But despite Lévesque’s adherence to independence, the question of referendum has confused the electoral picture in Quebec. “Should the PQ ever be brought to power with a minority,” said a respected Montreal journalist, “I’m not sure they wouldn’t be open to the idea of governing without effecting separation. The referendum hasn’t attracted people to the party who would not otherwise be attracted, but it might attract people at an election. There’s a real possibility that the PQ would get a lot of non-separatist votes, and some of these voters might be persuaded to join the party after the election.” A journalist in the Quebec Press Gallery went even fur-

ther when he speculated that “the Parti Québécois could end up with 35 members after the next election, and many of them may not be separatists at all.”

In the volatile political atmosphere of Quebec today two constants temper speculation about the future of the Parti Québécois: the conservatism of the majority of Quebec voters, and the recuperative powers of the Liberal machine. And yet, many people are looking seriously at the possibility of political changes. Thomas Enders, the new and somewhat unconventional U.S. ambassador in Ottawa, travels quietly to Quebec City for long conversations with Claude Morin [a PQ candidate in the next provincial election] and Jacques-Yvan Morin [PQ House leader], discovering in the latter someone he can reminisce with about student days at Harvard. In the Parliamentary Restaurant in Ottawa one recent day, an Ontario member of the Trudeau cabinet thoughtfully chews over the possibility of an electoral victory for the Quebec separatists. “It wouldn’t be the end of the world,” he says smoothly. “We’ve had this Sword of Damocles hanging over our heads since 1960. A victory for Lévesque might be the catharsis we all need. Then we could sit down and have a real negotiation with Quebec.”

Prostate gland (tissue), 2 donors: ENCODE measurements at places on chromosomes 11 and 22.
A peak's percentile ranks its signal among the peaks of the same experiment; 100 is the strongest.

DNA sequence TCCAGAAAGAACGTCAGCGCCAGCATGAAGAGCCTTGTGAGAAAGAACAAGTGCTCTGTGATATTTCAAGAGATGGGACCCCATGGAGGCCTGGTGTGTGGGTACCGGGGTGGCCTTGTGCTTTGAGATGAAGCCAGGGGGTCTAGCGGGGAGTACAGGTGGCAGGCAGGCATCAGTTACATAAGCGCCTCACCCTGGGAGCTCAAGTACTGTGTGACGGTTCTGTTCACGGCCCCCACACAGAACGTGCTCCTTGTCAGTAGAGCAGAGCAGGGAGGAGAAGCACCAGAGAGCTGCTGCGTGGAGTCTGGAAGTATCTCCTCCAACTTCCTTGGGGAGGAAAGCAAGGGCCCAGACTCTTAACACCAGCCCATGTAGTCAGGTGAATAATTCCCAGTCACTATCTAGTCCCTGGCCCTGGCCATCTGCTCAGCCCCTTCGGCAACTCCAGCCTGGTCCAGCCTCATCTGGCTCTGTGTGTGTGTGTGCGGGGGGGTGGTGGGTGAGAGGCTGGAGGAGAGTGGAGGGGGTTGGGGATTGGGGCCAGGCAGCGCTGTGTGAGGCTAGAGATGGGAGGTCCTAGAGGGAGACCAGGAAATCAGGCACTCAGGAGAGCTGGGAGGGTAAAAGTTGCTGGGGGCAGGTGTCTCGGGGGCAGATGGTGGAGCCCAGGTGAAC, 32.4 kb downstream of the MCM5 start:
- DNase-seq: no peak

Lévesque has been in politics for 16 years. His political career began five years before those of Pierre Trudeau, Jean Marchand and Gérard Pelletier. Marchand and Pelletier have now given all they have to give and Trudeau alone remains powerful. But although Lévesque is older in political life than Trudeau, it is Lévesque who now seems to contain the seed of new political life, and who may turn out to be the Canadian who completes the work he, Trudeau, Marchand, Pelletier and Laurendeau started. The idea of René Lévesque negotiating the future of Canada with Pierre Trudeau is too far in the future to be anything but wildly speculative—but how potent that prospect is! Should this ever happen, the two men may hardly recognize one another, remembering instead the early Sixties when they argued night after night about the future of Quebec: Lévesque the dynamic politician testing the limits of his new capability; Trudeau the aloof intellectual still unencumbered by concerns about political tactics. Now the Prime Minister has become the most calculating of politicians, wary and suspicious. It is Lévesque who explores the frontiers of new political territories. But look a bit deeper. In the personalities of the two men, you can glimpse the social reformer who still struggles within the Prime Minister, and the grizzled political veteran who guides Lévesque from within.^

This article is excerptedfrom RENE A Canadian In Search Of A Country, by Peter Desbarats, being published in October by McClelland and Stewart.